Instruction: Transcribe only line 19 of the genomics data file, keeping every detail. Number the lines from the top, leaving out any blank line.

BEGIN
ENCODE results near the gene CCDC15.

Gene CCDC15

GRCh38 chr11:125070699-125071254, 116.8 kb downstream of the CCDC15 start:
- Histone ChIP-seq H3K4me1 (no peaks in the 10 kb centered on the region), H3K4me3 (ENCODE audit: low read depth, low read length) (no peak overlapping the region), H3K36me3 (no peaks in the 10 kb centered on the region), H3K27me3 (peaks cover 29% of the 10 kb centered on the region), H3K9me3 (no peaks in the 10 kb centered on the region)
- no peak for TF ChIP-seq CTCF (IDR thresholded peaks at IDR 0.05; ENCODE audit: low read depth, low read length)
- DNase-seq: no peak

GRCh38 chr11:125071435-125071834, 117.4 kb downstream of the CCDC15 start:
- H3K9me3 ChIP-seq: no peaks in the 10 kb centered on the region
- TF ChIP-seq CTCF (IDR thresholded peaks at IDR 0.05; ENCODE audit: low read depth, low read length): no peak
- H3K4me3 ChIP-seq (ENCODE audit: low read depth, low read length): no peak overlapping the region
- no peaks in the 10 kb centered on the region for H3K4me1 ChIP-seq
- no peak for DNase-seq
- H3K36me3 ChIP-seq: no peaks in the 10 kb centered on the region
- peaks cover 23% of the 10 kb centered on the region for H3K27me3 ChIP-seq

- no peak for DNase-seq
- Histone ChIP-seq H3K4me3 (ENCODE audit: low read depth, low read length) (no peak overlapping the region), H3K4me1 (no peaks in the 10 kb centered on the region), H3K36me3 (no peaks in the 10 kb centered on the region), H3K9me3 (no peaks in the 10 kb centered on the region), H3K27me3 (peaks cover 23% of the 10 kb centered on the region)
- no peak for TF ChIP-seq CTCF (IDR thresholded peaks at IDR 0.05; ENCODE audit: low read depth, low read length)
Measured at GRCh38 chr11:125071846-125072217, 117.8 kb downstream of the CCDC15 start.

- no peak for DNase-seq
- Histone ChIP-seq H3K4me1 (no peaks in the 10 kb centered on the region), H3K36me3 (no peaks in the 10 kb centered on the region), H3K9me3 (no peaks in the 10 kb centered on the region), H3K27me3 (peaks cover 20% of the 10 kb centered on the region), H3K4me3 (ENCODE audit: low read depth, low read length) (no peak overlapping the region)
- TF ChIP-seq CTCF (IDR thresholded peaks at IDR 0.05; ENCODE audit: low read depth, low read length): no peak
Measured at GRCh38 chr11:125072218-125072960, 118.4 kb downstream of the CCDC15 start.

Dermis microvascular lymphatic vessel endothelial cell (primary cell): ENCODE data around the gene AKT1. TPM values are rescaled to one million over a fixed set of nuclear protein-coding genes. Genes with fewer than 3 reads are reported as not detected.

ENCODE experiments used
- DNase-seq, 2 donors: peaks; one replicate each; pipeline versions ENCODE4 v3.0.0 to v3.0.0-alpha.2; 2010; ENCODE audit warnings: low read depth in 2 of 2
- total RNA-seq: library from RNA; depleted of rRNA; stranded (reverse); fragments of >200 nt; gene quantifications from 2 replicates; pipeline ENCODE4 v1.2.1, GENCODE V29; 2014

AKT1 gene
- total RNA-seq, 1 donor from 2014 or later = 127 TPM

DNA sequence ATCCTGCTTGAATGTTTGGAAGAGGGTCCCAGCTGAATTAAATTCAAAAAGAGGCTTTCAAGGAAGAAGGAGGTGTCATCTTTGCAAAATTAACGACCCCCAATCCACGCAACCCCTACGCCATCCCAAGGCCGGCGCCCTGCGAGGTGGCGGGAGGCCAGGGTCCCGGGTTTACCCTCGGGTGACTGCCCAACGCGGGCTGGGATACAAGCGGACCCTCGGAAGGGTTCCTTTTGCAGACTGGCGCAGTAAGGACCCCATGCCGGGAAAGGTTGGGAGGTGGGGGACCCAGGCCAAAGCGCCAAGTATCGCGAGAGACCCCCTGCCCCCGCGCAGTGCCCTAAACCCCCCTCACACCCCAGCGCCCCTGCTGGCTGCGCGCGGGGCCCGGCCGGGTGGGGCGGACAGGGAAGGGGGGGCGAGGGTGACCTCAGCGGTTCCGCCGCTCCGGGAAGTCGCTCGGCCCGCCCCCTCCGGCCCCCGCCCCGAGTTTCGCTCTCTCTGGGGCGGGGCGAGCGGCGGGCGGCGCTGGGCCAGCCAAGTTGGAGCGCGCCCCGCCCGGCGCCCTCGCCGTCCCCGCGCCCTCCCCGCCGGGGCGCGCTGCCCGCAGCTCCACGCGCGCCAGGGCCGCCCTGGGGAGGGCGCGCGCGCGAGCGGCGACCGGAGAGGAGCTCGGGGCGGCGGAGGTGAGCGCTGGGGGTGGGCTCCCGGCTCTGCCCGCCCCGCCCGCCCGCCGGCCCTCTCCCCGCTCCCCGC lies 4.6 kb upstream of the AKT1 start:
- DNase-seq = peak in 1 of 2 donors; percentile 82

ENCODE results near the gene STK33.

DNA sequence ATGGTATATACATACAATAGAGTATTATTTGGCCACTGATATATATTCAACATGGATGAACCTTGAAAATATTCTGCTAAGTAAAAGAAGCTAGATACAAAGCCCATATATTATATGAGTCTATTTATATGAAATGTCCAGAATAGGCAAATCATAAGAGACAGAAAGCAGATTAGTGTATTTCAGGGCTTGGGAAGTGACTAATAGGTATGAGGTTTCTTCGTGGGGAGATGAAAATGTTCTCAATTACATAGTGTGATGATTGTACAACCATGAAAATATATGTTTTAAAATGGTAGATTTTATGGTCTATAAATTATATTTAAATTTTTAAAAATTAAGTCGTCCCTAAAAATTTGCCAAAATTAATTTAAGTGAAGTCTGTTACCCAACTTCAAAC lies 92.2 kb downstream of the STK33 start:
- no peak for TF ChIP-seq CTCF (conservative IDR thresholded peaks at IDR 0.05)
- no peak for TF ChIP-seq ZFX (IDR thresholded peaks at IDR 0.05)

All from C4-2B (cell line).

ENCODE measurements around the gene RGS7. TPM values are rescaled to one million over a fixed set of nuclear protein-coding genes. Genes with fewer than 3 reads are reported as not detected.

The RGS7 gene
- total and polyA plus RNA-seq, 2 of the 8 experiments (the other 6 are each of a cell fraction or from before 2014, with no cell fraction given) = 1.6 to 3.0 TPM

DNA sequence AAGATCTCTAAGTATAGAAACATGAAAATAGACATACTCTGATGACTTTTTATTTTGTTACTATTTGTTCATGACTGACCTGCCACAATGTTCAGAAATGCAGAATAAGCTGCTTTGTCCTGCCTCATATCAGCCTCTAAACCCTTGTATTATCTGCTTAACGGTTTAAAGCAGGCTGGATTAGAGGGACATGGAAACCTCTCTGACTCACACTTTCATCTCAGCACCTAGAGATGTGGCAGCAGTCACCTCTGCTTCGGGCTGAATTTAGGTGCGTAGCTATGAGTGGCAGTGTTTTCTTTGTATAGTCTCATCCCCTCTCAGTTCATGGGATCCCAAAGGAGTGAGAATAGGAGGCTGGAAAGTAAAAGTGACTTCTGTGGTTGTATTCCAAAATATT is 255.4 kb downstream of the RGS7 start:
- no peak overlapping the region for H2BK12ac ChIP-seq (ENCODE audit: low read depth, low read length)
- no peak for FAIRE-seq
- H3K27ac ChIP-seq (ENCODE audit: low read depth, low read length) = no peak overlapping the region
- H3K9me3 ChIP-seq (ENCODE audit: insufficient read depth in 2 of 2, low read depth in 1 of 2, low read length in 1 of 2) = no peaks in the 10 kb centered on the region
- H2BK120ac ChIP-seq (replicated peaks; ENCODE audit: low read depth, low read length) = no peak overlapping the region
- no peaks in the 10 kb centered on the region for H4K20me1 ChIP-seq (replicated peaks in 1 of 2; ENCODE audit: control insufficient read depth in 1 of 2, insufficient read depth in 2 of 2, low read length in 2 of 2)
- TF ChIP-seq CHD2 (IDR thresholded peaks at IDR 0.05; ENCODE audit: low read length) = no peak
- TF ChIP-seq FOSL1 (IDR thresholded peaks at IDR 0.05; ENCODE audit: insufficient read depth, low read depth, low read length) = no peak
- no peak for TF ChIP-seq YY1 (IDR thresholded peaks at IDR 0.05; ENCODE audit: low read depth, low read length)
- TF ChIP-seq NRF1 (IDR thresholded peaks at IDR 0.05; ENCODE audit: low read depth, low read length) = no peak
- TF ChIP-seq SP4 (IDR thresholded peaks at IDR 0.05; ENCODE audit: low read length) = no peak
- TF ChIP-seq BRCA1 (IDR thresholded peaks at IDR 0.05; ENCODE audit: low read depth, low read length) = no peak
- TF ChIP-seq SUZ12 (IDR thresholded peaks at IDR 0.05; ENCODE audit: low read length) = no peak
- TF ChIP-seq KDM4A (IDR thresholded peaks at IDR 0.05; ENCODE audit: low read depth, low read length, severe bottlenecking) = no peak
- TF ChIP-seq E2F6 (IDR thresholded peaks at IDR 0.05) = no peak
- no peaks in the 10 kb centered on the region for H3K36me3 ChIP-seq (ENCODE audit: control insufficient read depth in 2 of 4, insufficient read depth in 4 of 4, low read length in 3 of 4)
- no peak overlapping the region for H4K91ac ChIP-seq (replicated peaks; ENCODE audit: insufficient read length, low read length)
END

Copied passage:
- no peak for DNase-seq